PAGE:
From Volume 7, Issue 25 of EIR Online, Published June 17, 2008

Ibero-American News Digest

Mexican Senator: Remove Agriculture from WTO, NAFTA!

June 12 (EIRNS)—Pointing to free trade as the cause of the world food crisis, Sen. Heladio Ramírez López, chairman of the Mexican Senate's Rural Development Committee, called this week for agriculture to be removed from the World Trade Organization (WTO) and the North American Free Trade Accord (NAFTA), as the only way to end the world food crisis.

Speaking to a June 10 hearing of his Senate committee, with World Bank and FAO (UN Food and Agriculture Organization) representatives present, Ramírez López argued that to solve a world food crisis in which 845 million people worldwide are underfed, and another 100 million on the verge of malnutrition, markets and international trade must be regulated, agriculture removed from the WTO and NAFTA, free access to water, seeds, and land provided to peasant and farm families, and a stop put to speculation with hunger, he told the hearing.

The world has to decide between producing to eat, or for fuel, he added. Where does the Mexican government stand on this?

This old-line, nationalist politico, who formerly headed the PRI party's National Peasant Federation (CNC), demanded that the government take up its Constitutional responsibility to guarantee Mexico's food security. Food production and trade cannot be left in the hands of the multinationals, he said. Instead of repeating the British mantra that protectionism is the problem, Ramírez insisted that the Mexican government protect its farmers.

As food becomes the number one political issue in the country, six sitting and two former Mexican Congressmen, including Ramírez Lopez's counterpart, the chair of the Rural Development Committee in the Chamber of Deputies, Congressman Carlos Navarro López, have endorsed Schiller Institute international chair Helga Zepp-LaRouche's call to bury the WTO in order to double world food production.

WWF's Mexican Synarchists Praise Hitler

June 10 (EIRNS)—Close associates of Synarchist agents José Luis Luege Tamargo, head of the water agency Conagua, and Agriculture Minister Alberto Cárdenas, are trumpeting their admiration for Adolf Hitler. The British Empire's Worldwide Fund for Nature (WWF), which has seized control over Mexico's food and water policy, operates through agents such as these.

The nazis in this case are two leaders of the National Synarchist Union (UNS), which just jointly established a new fascist party in Mexico with Rene Bolio, who is both the longtime protégé of Luege Tamargo, and the former national campaign manager for Cárdenas, when he was a Presidential candidate in 2006.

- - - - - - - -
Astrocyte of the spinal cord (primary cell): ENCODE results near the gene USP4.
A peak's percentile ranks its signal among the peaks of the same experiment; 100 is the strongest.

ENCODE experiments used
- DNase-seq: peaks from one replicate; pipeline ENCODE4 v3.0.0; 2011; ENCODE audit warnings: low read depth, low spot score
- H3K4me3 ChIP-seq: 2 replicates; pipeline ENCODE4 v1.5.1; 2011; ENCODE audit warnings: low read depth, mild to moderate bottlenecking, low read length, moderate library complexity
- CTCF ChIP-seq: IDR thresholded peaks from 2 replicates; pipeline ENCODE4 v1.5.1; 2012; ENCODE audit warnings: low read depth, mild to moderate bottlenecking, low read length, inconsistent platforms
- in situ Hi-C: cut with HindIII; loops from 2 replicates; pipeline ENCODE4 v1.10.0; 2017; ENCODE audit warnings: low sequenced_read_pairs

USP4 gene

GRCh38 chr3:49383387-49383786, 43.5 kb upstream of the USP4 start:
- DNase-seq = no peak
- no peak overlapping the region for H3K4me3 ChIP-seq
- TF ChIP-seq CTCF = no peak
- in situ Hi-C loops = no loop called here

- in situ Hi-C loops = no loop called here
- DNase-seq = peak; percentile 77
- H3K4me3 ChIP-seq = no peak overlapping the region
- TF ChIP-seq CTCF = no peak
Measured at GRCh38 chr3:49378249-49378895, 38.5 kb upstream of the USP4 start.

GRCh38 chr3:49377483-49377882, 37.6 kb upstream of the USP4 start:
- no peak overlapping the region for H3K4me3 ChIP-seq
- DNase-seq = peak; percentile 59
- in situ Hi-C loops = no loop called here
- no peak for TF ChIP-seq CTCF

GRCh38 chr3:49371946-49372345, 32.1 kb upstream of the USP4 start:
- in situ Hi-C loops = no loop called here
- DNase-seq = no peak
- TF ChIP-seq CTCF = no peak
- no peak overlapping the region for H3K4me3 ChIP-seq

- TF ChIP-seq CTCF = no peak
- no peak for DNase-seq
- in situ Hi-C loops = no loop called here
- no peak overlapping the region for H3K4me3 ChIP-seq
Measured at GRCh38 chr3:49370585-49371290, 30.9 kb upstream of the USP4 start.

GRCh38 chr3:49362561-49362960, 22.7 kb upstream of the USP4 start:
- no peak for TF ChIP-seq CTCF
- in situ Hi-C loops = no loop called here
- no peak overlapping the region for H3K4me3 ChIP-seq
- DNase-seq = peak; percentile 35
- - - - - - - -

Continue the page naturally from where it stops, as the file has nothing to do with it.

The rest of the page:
Fernán González, president of the UNS in the state of Puebla, proclaimed that Hitler, and Spain's Generalissimo Francisco Franco, "were great leaders in their day, correct in their policies to eradicate many evils which afflicted their people.... I admire them," González bragged, according to the May 26 edition of the Mexico City daily Excelsior.

Austreberto Martínez Villegas, national secretary of the UNS-Civil movement, was only slightly more circumspect, arguing that, while the UNS does not agree with everything Hitler did, his role in history must be analyzed "objectively.... We can see that he carried out interesting work in the context of the Germany of his time.... There are some economic measures which we could look into how they could be applied in our day."

Although González and Martínez represent the "civil" branch of the UNS, whereas it is the "political" branch which has organized the new party with Bolio, they share their support for nazi economics with Luege Tamargo, Cárdenas, and their British imperial controllers in the WWF. The new party, the Participatory Solidarity Movement Party, is slated to be officially recognized by the electoral authorities at the end of June.

Argentine President: We Will Defend the Nation

June 9 (EIRNS)—In a nationally televised speech today, Argentine President Cristina Fernández de Kirchner delivered a sharp message to agricultural producers who have been on strike intermittently for more than 90 days, to protest taxes the government increased last March, on exports of soybeans and sunflower seeds. The strike is an attempt by the British Empire faction to bring down the government, alleging that an "authoritarian" President is "robbing" producers' profits, by demanding more regulation. That argument has not worked too well, and the agro producers, led by the oligarchical Rural Society, are on the defensive.